Photographs and scans by the author, with many thanks to Helen Elletson, curator of the William Morris Society, for answering my questions. You may use all but the last image without prior permission for any scholarly or educational purpose as long as you (1) credit the source and (2) link your document to this URL in a web document or cite the Victorian Web in a print one. [Click on the images to enlarge them.]
Two views of Kelmscott House, 26 Upper Mall, Hammersmith, London W6 9TA, from both approaches. On the left can be seen the little coach-house now used by the William Morris Society.
William Morris took a lease on this stately later eighteenth-century house, which is now a Grade II* listed building, in 1878. From then on it was his town residence. "Before going out to Italy he had arranged to take a new house," says his early biographer, James Mackail, "a large Georgian house, of a type, ugly without being mean, familiar in the older London suburbs" (I: 371; few would call it ugly now). The house already had a proud history: once the home of Francis Ronalds, the first person to have sent a communication by cable, it had had "eight miles of insulated wire" laid down in the garden (MacGregor 271); but its most recent tenant had been the author George MacDonald, who lived here from 1867-77, and wrote two of his children's books during that time: At the Back of the North Wind (1871) and The Princess and the Goblin (1872).
Morris changed its name from The Retreat to Kelmscott House, after his much-loved Oxfordshire residence, Kelmscott Manor. The Hammersmith house also faced the Thames, and "[h]e liked to think that the water which ran under his windows at Hammersmith had passed the meadows and grey gables of Kelmscott; and more than once a party of summer voyagers went from one house to the other by water, embarking at their own door in London and disembarking in their own meadow at Kelmscott" (Mackail I: 372).
The coach-house annexed to the main building, from Upper Mall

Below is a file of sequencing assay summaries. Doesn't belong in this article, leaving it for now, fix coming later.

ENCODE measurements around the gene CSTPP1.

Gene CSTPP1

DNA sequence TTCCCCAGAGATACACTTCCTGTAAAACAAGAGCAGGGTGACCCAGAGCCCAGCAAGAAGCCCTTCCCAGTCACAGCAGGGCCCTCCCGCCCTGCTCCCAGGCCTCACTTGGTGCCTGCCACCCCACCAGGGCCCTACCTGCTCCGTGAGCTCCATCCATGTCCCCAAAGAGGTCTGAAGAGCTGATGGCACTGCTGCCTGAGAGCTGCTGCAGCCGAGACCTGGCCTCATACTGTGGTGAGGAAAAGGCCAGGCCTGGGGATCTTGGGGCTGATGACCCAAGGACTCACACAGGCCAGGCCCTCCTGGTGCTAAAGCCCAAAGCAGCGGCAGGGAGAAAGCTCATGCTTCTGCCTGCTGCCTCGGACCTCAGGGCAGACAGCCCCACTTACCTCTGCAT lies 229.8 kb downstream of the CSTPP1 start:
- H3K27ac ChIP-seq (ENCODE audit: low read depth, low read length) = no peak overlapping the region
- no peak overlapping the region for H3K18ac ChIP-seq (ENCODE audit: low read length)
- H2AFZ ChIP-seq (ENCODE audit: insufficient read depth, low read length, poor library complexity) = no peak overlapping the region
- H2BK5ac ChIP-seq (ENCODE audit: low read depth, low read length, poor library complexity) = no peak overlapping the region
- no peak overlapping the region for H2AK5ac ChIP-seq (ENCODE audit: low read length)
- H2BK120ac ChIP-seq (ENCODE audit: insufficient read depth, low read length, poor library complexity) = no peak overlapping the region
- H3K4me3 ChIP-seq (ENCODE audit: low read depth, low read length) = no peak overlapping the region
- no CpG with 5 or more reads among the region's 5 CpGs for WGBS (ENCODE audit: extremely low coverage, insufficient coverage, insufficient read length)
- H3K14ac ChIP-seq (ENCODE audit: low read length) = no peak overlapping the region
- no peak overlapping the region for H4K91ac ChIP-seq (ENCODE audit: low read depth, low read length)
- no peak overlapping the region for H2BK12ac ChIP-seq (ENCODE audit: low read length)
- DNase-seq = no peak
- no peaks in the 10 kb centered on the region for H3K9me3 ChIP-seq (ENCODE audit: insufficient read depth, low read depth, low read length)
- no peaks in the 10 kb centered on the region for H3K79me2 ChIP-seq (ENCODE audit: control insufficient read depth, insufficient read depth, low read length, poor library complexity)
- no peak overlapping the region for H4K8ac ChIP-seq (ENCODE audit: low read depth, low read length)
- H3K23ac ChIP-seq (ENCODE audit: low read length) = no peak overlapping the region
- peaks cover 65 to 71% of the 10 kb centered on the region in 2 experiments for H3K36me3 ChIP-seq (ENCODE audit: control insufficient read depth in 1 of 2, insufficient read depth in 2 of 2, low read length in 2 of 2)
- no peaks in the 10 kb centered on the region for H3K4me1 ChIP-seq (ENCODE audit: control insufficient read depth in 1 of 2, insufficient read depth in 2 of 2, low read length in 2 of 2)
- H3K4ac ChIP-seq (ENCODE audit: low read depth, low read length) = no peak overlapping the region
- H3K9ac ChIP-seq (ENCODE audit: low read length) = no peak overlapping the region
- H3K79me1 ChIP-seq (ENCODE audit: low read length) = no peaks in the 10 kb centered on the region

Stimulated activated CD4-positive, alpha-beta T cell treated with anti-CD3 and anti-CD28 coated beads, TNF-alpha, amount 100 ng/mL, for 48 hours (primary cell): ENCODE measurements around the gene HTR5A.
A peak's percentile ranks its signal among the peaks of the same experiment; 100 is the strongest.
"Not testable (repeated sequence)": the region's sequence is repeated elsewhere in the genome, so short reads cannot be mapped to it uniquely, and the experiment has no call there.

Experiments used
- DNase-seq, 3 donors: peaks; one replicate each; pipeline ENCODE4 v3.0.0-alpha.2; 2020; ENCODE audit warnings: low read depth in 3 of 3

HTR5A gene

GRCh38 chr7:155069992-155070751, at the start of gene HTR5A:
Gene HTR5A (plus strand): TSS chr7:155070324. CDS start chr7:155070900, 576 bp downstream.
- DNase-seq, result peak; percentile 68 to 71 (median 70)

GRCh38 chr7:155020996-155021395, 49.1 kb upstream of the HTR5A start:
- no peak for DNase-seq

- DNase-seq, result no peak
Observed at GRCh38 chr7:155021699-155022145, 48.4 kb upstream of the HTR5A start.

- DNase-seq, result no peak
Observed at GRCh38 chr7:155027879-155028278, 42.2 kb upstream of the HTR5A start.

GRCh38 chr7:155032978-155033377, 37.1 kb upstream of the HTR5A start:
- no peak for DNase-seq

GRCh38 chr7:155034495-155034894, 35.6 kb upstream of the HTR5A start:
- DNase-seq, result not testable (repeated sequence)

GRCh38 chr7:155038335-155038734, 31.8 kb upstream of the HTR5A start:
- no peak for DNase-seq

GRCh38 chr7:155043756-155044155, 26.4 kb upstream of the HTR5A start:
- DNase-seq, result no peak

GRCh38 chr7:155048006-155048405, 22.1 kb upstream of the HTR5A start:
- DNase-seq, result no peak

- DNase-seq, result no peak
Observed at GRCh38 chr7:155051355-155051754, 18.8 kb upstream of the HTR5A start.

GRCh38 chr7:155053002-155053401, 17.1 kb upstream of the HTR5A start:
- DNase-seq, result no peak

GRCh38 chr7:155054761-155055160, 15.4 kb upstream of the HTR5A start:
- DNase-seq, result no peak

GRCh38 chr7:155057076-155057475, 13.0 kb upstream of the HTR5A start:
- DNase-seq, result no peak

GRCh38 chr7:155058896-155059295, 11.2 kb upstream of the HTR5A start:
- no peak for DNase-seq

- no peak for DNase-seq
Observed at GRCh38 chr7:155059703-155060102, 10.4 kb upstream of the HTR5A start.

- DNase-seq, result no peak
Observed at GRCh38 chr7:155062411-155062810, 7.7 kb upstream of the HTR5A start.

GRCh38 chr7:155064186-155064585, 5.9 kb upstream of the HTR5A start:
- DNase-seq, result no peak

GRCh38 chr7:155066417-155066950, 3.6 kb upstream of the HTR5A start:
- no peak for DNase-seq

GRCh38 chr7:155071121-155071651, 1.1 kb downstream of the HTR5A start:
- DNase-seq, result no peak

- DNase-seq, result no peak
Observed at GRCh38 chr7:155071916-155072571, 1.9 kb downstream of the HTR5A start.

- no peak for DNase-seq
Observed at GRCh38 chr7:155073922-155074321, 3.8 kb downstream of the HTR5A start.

The coach-house was to be useful for a workshop, and later a talks venue. Here Morris first launched into carpet- and rug-making:
The coach-house and stables adjoining the house were converted into a large weaving-room.... Carpet-looms were built there, and were soon regularly at work producing the fabrics which became known under the name of the Hammersmith carpets and rugs from this accident of their first origin. During the winter of 1878-9, in fad, weaving in its various forms on the Jacquard loom for figured silks, on the carpet-loom for pile carpets, and on the tapestry-loom for Arras tapestries replaced dyeing as the chief object of Morris's interest. [Mackail I: 373-74]
Morris kept a diary of his "Acanthus and Vine Tapestry," showing that he worked on it at his own personal loom, a small one that he kept in his bedroom rather than in the coach-house, for nine or ten hours a day. It was a labour of love for the house itself. Of course, his mind was not idle as his hands worked: "If a chap can't compose an epic while he is weaving tapestry, he had better shut up; he'll never do any good at all" (qtd. in MacGregor 275; see the last picture on this page).
Later, when Morris had turned his attention towards dyeing, and acquired works premises at Merton Abbey in 1881, the weaving-room was used as the meeting-place of the Hammersmith Socialists:
The conditions of membership in the Society were limited to a general agreement with the principles of Socialism, as explained in the manifesto to be issued by it, and a payment of a shilling as annual subscription. Its object was defined, or was left undefined, as the spreading of the principles of Socialism. Its place of meeting was named as being at Kelmscott House, and a few simple regulations as to officers and candidates made up the remainder of its constitution. Mr. E[mery] Walker was, and still is, the secretary of the Society. Morris himself was treasurer. The old room in Kelmscott House continued to be at the service of the members for meetings, which were held twice a week for several years. As time went on they became more intermittent; and at last the Society continued to exist only in the sense that it never was formally dissolved. [Mackail II: 240]
Emery Walker, the printer and fellow-Socialist, lived just a few minutes' walk away along the river in a house at Hammersmith Terrace, as did another important figure associated with the society, T. J. Cobden-Sanderson, bookbinder, who gave the name to the Arts and Crafts movement and founded the influential Doves Press. Both have plaques on their houses now, and Emery Walker's house is open to the public.
Left: View from the coach-house window, showing part of the original lower garden. Right: The upper part of the garden, looking towards the house, in a watercolour painted by Jessie MacGregor. Source: MacGregor, facing p.292.